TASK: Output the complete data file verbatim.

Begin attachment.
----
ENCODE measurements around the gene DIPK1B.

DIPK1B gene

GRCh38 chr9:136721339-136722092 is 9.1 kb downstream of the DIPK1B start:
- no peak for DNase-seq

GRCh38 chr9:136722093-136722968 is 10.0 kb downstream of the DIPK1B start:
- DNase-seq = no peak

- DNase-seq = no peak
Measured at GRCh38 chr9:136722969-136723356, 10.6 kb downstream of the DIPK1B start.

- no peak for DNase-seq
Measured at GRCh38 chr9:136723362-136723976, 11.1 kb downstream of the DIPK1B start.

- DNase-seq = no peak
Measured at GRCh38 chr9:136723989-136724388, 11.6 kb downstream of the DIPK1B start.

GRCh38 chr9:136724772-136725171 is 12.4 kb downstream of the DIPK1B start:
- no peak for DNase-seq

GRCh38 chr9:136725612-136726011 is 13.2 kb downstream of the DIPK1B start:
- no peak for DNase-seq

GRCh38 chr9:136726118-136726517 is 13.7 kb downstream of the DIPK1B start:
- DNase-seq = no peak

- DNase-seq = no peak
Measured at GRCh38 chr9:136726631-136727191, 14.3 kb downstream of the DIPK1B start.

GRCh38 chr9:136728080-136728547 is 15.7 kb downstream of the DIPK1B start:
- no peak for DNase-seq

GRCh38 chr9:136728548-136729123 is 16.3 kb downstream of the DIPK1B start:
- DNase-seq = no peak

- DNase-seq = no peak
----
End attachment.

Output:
ENCODE measurements around the gene DIPK1B.

DIPK1B gene

GRCh38 chr9:136721339-136722092 is 9.1 kb downstream of the DIPK1B start:
- no peak for DNase-seq

GRCh38 chr9:136722093-136722968 is 10.0 kb downstream of the DIPK1B start:
- DNase-seq = no peak

- DNase-seq = no peak
Measured at GRCh38 chr9:136722969-136723356, 10.6 kb downstream of the DIPK1B start.

- no peak for DNase-seq
Measured at GRCh38 chr9:136723362-136723976, 11.1 kb downstream of the DIPK1B start.

- DNase-seq = no peak
Measured at GRCh38 chr9:136723989-136724388, 11.6 kb downstream of the DIPK1B start.

GRCh38 chr9:136724772-136725171 is 12.4 kb downstream of the DIPK1B start:
- no peak for DNase-seq

GRCh38 chr9:136725612-136726011 is 13.2 kb downstream of the DIPK1B start:
- no peak for DNase-seq

GRCh38 chr9:136726118-136726517 is 13.7 kb downstream of the DIPK1B start:
- DNase-seq = no peak

- DNase-seq = no peak
Measured at GRCh38 chr9:136726631-136727191, 14.3 kb downstream of the DIPK1B start.

GRCh38 chr9:136728080-136728547 is 15.7 kb downstream of the DIPK1B start:
- no peak for DNase-seq

GRCh38 chr9:136728548-136729123 is 16.3 kb downstream of the DIPK1B start:
- DNase-seq = no peak

- DNase-seq = no peak